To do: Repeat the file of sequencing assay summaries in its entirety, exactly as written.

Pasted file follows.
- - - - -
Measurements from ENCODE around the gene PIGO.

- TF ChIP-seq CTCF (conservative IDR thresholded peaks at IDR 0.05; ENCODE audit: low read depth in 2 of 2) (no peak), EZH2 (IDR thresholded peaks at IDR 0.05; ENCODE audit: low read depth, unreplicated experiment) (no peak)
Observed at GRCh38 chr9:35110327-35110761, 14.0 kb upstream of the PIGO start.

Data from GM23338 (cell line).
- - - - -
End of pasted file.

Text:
Measurements from ENCODE around the gene PIGO.

- TF ChIP-seq CTCF (conservative IDR thresholded peaks at IDR 0.05; ENCODE audit: low read depth in 2 of 2) (no peak), EZH2 (IDR thresholded peaks at IDR 0.05; ENCODE audit: low read depth, unreplicated experiment) (no peak)
Observed at GRCh38 chr9:35110327-35110761, 14.0 kb upstream of the PIGO start.

Data from GM23338 (cell line).